A crate should be just large enough to stand up and turn around in, similar to your first studio apartment.
While it may be tempting to purchase the luxury condo-size crate for your puppy, avoid the temptation to do so, as your dog may use one side of the kennel for pottying and the other for sleeping, if not already potty trained.
The goal is to teach your dog that the crate is a safe spot, so it is very important to make positive associations near the kennel.
Begin with simply giving your puppy a treat anytime she walks near the crate.
Next, place a toy or treat inside the crate and give profuse positive praise if they takes a step inside.
Once they have mastered this step, provide your dog with meals inside the kennel.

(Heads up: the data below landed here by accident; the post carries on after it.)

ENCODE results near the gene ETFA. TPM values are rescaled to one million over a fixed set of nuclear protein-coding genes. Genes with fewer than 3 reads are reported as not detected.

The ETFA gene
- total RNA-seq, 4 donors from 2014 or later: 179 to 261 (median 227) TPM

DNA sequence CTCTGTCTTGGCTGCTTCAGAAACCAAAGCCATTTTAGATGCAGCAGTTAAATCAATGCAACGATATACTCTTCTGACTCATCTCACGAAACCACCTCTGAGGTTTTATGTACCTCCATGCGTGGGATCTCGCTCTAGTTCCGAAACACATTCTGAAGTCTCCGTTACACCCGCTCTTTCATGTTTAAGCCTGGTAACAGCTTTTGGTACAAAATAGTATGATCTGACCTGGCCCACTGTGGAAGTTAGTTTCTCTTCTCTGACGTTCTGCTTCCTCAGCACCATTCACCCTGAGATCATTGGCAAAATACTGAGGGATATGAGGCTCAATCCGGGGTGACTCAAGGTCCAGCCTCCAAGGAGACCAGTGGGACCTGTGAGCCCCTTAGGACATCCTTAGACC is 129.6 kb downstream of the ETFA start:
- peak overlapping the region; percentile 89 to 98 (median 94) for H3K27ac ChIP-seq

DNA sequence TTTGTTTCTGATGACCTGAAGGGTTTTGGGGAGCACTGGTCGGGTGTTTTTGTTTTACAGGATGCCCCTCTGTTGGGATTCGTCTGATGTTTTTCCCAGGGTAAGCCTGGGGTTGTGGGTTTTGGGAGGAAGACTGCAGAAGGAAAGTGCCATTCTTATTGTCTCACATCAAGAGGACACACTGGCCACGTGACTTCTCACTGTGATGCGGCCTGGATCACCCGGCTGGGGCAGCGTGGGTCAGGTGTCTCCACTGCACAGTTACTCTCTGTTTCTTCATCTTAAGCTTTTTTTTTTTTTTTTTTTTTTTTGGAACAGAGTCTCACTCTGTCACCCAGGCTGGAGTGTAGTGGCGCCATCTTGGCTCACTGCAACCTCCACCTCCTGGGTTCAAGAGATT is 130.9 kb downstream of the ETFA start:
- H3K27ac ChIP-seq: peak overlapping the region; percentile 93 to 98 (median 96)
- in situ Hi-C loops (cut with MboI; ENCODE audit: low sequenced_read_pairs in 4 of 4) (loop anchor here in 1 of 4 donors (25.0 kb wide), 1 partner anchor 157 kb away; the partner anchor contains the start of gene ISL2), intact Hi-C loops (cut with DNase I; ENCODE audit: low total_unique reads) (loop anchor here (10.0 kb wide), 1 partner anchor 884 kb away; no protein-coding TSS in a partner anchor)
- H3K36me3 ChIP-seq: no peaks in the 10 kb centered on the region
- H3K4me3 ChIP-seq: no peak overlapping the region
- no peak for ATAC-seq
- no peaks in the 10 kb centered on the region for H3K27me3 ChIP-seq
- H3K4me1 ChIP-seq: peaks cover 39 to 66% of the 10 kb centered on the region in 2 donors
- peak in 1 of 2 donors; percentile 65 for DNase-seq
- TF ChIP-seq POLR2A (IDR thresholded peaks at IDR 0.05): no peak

Gradually Increase Time in the Crate
Once your dog is comfortable with crated meal time, you can begin to close the door to the kennel and leave your dog crated for short durations of time, starting with 5 minutes.
In the beginning, it is recommended that you stay in the same room with your dog in order to avoid her feeling immediately isolated.
However, after a few rounds you should begin to leave the room to help your pup grow accustomed to your absence.
If necessary, give your puppy a treat or toy to keep her occupied during training, such as a peanut butter filled KONG.
What not to do
Occasionally, puppies will whine when they are left alone, which is a natural response to ensure their mothers do not leave them vulnerable to predators.
If your puppy cries in the crate, avoid soothing her as she will learn that crying equals attention.
Only let your puppy out of the crate if she is calm and quiet. Additionally, never use the crate as punishment for your puppy otherwise she will want to avoid the kennel at all costs.
The crate should always be a positive space of comfort.